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Posture correction

A 20 year University of London study of 4,200 men aged 40-59 showed a strong correlation between losing height and mortality, The researchers concluded that slouching postures caused an increased risk of cardiovascular disease, stroke and respiratory mortality.

Studies have concluded that bent forward upper to mid back curve appears to be independently associated with an increased risk of adverse health outcomes, including impaired pulmonary function, decreased physical function capabilities, and possible compression fractures. According to the 31st Annual International Conference of the IEEE EMBS Minneapolis, Minnesota, USA, September 2-6, 2009; over time poor posture leads to back pain, muscle aches, headaches and can lead to long term complications such as osteoarthritis. 

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“Chiropractic is about health and fitness. Chiropractic is about natural, preventive health care. What you are doing, and I have experienced this for the last 30 years myself on my own body, means that whenever I have a problem—or even if I don’t have a problem—and I go to a chiropractor, my problems are gone for a long time”

                                                       — Mel Gibson, Actor

“Have you more faith in a spoonful of medicine than in the power that animates the living world?”

           — BJ Palmer, developer of chiropractic

“The doctor of the future will give no medicine but will interest his patients in the care of the human frame, in diet, and in the cause and prevention of disease.”

                           — Thomas Edison, inventor

Who knew that a little slouching could do so much damage?

1. Deepens depression

In a recent study from San Francisco State University, students were told to either walk down a hall in a slouched position or to skip. The slouchers reported increased feelings of depression and lower energy than skippers.

2. Causes career problems

Slouching doesn’t just hurt your attitude—it can affect how people see you. You don’t want to walk into somebody’s office slouching and bent over, because people really do perceive you as not as vital.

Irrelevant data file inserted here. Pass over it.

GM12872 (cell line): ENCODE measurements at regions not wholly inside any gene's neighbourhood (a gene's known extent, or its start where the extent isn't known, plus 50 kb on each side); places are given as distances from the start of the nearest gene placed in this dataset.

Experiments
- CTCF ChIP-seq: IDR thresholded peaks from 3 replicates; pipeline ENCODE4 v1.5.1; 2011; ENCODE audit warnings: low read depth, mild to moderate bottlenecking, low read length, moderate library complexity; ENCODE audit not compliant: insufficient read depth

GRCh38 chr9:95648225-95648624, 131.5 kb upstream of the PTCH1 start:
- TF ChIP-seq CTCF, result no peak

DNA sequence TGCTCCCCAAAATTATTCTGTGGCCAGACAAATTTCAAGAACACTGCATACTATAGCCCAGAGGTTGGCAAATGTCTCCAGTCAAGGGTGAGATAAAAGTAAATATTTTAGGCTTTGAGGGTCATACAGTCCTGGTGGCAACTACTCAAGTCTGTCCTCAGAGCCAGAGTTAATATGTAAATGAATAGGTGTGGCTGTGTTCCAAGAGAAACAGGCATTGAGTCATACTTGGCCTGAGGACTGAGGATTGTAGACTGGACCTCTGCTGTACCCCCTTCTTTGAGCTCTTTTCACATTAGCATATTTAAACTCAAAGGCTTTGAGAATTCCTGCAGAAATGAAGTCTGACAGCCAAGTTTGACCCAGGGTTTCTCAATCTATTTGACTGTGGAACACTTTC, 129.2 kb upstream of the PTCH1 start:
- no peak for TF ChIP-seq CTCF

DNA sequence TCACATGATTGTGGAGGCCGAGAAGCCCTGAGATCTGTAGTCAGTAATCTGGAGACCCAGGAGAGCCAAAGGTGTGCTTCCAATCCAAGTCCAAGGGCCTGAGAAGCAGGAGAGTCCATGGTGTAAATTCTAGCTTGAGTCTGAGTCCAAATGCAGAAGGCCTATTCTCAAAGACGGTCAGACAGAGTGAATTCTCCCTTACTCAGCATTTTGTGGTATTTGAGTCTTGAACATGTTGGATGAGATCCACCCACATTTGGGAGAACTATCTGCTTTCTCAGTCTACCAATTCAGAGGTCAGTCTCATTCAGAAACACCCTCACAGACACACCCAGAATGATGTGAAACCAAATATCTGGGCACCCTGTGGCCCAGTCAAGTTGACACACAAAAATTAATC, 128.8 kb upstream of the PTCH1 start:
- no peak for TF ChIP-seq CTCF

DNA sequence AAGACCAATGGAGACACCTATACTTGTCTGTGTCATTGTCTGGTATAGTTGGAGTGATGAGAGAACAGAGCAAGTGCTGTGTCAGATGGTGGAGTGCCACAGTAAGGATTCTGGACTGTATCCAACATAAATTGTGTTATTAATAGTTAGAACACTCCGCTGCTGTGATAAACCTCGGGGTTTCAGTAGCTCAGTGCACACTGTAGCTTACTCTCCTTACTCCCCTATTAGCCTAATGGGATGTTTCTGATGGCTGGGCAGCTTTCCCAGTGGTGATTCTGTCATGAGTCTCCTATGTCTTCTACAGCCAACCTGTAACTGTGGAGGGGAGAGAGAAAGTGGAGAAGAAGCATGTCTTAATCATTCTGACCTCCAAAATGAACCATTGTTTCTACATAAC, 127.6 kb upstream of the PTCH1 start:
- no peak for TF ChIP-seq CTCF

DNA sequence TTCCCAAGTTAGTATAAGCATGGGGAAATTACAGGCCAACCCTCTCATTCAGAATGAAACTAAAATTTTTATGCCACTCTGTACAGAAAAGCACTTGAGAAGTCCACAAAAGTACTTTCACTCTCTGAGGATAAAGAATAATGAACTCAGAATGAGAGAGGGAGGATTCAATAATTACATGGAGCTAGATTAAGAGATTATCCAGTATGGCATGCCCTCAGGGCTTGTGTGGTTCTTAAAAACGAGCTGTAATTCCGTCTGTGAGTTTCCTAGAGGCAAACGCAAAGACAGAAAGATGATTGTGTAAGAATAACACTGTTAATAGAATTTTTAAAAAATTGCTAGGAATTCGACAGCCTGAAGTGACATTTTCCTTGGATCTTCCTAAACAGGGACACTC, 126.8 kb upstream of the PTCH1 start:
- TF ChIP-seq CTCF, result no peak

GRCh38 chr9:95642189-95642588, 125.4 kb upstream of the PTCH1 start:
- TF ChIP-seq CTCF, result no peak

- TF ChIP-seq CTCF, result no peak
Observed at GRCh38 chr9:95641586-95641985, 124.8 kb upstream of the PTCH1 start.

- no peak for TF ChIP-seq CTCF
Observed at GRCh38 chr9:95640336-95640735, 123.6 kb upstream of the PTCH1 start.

3. Increases risk of death and disease

A recent Australian study found that after the age of 25, every single hour of television—i.e., slouching on the couch—reduced the viewer’s life expectancy by 21.8 minutes. Plus, when English researchers cross-referenced sitting time with health outcomes in a different study, they found that those people who sat the most more than doubled their risk of developing diabetes and had a 147 % increase in their risk for cardiovascular disease, even if they exercised.

4. Stresses you out

A recent study from Harvard showed that when people who adopted powerful postures (open shoulders and straight spines) had a 20% increase in testosterone levels and a 25% decrease in cortisol levels—but people who slouched had a 10% decrease in testosterone and a 15% increase in cortisol. That translates into low self-confidence and high stress. And sitting slouched over can compound the problem.  Shallow chest breathing strains the lungs, which must move faster to ensure adequate oxygen flow, and taxes the heart, which is forced to speed up to provide enough blood for oxygen transport. The result is a vicious cycle, where stress prompts shallow breathing, which in turn creates more stress.

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“The nervous system controls and coordinates all of the organs and structures of the human body.”

— Grays Anatomy, the "bible" of medical textbooks

“I’ve been going to chiropractors for as long as I can remember. It’s as important to my training as practicing my swing.”

— Tiger Woods, golfer

“Chiropractors are miracle workers”

— Arnold Schwartzenager,Actor

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